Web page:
Welcome to the Moment of Truth, the thirst that is the drink.
While listening to the Nick Cave and the Bad Seeds record, Murder Ballads, I was not looking for inspirational messages. I was not expecting any. But then the song came on, "Death is not the End," and suddenly a space opened up in my brainheart, or heartbrain, for the idea of the persistence of consciousness after the death of the body, and I got to feeling interested and cheerful. Interested again in life, which had recently become disturbingly empty, and cheered by the quasi-metaphysical thinking the brainheartspace allowed.
Occam's Razor is the idea that the simplest explanation is most likely correct. Writer, musician, and sports philosopher Robert Jacobson coined the term "Bozo's Mallet" to denote asinine misuse of the simplest-explanation theory. Or, it's the doctrine that the stupidest answer is usually the correct one. In any case, either Occam's Razor or Bozo's Mallet tells us the world exists. It sure seems to. Just take a look around. Or, if you're in the dark, grope around. Feel that?
And yet the world also seems not to be there. The present moment is fleeting. Matter and energy transform. All is transient. Your eyes and ears play tricks on you. Time leaves the past behind and moves into an unknown future. Experience is subjective. And when we fall asleep, we seem to enter another world in our dreams.
But the amount of detail reported about the external world is infinite and infinitesimally specific. If it's all an illusion, it seems like overkill. I would've been satisfied with a world that didn't get anymore finely-grained than molecules. If the illusionist wanted to fool me into believing in an external reality, there was really no need to come up with quarks and, for goodness sakes, a particle-wave paradox. Really, I would've been satisfied if the world were made out of pretzel dough. Or balanced on the back of a turtle. Or an infinite stack of turtles. You could've sold me anything.
If all that detail is purely for the sake of those with a desire to continue investigating ever deeper or farther into reality – well, I'm not one of those people. I check in on those people, just to keep up with what they're thinking, but much of it is gibberish. It's definitely wasted on me. Earth, Air, Fire, and Water would've been plenty of mystery. And yet, if the illusionist went to the trouble to make an illusory universe with details for scientists to discover, that just proves to me that scientists exist, because all that subatomic illusion was certainly not conjured up for me.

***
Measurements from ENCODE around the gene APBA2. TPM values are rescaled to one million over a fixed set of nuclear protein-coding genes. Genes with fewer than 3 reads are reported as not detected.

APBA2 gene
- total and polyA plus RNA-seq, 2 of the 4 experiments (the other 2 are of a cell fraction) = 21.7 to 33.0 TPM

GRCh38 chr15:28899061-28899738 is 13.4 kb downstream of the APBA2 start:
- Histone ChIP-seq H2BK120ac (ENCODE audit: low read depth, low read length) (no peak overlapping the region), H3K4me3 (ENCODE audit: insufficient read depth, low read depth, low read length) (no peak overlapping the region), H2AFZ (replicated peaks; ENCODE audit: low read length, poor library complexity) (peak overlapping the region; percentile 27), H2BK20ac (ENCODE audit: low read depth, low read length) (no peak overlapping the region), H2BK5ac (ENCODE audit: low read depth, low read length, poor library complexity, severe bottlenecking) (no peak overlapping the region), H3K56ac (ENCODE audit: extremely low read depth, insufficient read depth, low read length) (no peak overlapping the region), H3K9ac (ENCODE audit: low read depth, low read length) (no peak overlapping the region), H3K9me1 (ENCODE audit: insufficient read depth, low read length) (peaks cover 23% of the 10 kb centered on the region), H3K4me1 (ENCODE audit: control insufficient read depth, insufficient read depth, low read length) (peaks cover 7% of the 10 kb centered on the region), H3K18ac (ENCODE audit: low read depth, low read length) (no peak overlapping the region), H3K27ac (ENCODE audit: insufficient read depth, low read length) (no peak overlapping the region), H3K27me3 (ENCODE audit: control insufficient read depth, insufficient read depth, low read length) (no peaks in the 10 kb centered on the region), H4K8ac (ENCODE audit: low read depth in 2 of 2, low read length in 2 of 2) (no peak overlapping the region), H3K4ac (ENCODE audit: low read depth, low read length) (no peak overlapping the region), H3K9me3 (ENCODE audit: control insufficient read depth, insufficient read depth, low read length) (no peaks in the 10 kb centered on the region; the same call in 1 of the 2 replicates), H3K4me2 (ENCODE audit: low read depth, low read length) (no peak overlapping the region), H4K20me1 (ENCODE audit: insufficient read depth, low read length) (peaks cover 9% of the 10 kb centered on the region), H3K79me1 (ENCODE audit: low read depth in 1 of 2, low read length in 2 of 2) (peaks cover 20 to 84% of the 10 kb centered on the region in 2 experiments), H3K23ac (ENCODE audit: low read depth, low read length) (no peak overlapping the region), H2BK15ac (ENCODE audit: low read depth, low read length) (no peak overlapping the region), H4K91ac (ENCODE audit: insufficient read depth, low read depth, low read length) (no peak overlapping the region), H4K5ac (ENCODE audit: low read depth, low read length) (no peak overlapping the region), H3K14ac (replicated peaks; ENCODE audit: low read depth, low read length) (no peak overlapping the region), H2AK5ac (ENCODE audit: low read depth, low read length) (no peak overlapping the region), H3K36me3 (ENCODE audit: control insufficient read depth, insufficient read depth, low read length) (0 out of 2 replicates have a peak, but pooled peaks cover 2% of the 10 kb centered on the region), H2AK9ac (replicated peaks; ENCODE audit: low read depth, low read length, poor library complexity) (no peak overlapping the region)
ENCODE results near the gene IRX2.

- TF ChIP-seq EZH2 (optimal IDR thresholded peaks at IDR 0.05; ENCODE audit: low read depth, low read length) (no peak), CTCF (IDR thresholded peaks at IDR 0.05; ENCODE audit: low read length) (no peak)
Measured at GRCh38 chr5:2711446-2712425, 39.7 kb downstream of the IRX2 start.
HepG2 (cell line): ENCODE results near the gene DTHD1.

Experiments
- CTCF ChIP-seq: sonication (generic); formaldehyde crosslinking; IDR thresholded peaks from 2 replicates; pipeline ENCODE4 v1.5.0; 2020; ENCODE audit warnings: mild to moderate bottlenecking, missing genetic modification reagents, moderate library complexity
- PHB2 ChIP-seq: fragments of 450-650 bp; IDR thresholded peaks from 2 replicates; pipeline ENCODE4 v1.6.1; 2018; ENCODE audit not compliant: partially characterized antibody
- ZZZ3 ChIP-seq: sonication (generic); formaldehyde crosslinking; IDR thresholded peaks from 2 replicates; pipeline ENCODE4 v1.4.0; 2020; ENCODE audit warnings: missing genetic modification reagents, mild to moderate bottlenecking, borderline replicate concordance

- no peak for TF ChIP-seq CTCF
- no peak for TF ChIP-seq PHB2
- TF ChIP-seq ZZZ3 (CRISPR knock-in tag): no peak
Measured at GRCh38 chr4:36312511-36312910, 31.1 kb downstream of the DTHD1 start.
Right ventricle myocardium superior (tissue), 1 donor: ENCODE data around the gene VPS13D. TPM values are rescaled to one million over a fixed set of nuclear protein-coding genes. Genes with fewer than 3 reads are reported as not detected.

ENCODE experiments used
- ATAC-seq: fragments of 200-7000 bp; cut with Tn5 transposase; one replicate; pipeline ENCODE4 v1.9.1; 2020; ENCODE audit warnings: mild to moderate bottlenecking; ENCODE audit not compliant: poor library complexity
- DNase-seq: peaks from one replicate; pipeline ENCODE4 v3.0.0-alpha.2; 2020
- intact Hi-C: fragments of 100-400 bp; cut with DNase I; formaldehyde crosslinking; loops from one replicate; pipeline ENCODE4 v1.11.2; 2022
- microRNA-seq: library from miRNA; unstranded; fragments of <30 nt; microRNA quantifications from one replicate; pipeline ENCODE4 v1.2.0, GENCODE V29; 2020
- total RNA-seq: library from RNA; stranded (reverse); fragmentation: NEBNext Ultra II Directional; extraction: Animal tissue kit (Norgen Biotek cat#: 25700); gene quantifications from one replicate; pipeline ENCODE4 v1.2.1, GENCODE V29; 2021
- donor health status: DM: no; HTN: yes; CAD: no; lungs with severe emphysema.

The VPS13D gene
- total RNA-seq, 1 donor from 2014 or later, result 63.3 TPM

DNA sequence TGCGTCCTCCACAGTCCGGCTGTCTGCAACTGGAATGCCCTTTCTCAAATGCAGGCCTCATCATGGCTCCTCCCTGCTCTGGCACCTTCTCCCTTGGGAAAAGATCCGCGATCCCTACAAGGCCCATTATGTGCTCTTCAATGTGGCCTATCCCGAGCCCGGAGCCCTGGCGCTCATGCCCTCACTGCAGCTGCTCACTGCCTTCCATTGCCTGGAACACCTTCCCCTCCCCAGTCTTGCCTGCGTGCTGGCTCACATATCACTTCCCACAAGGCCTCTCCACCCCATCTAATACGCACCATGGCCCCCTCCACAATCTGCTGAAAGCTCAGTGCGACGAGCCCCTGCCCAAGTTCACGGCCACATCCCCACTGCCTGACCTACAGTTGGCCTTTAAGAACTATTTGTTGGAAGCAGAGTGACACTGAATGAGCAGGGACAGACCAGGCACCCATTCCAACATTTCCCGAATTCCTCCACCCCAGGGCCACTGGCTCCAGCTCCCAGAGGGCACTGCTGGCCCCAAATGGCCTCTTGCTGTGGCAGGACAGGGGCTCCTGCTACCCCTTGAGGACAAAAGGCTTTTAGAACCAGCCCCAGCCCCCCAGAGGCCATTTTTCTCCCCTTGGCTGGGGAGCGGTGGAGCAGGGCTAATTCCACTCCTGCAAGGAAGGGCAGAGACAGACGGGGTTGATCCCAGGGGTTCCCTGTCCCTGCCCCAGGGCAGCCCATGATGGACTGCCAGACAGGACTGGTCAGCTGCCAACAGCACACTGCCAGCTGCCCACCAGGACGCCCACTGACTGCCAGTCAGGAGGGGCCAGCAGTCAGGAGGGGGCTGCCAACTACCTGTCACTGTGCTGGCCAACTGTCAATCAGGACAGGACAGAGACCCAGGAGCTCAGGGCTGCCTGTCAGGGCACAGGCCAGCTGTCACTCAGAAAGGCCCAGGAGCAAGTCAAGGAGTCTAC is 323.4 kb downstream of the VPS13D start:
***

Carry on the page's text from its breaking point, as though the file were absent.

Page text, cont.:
And don't even get me started with all the kinds of energy. What do we need that stuff for? I get why we need rocks, so the people who believe in their own existence have a place to stand. But energy fields with invisible shapes, it's really superfluous. I was already buying in.
It could be that the illusionist, be it computer matrix or mind or creature, is a workaholic. I just want to tell it, listen, slow down, you're going to burn yourself out. Stop and smell the roses, why don't ya? When you smell the rose, the rose also smells you. This is the kind of stuff I can only imagine the illusionist wants me to think up, considering the tools and evidence it has prepared for me.
There are chemicals in space. The universe makes chemicals. It makes chemicals and burns them or blows them up or just sticks them together. It smooshes them together inside stars. It sticks them together in crystals and tosses them out into space. Or the chemicals do it to themselves, with the help of forces like the strong and weak nuclear forces and gravity and whatnot. What is going on? No, don't tell me. Let it be a mystery.
In any case, Bozo's Mallet, along with the unnecessarily infinite complexity of waking reality, together lead me to believe that I am no mere brain floating in a jar being fed sensory data. Nor is the world purely a construction of my interior mental processes. The world is out there. And the vast majority of it is doing its business separated from me or any other living thing by vast distances in space and millions of years in time.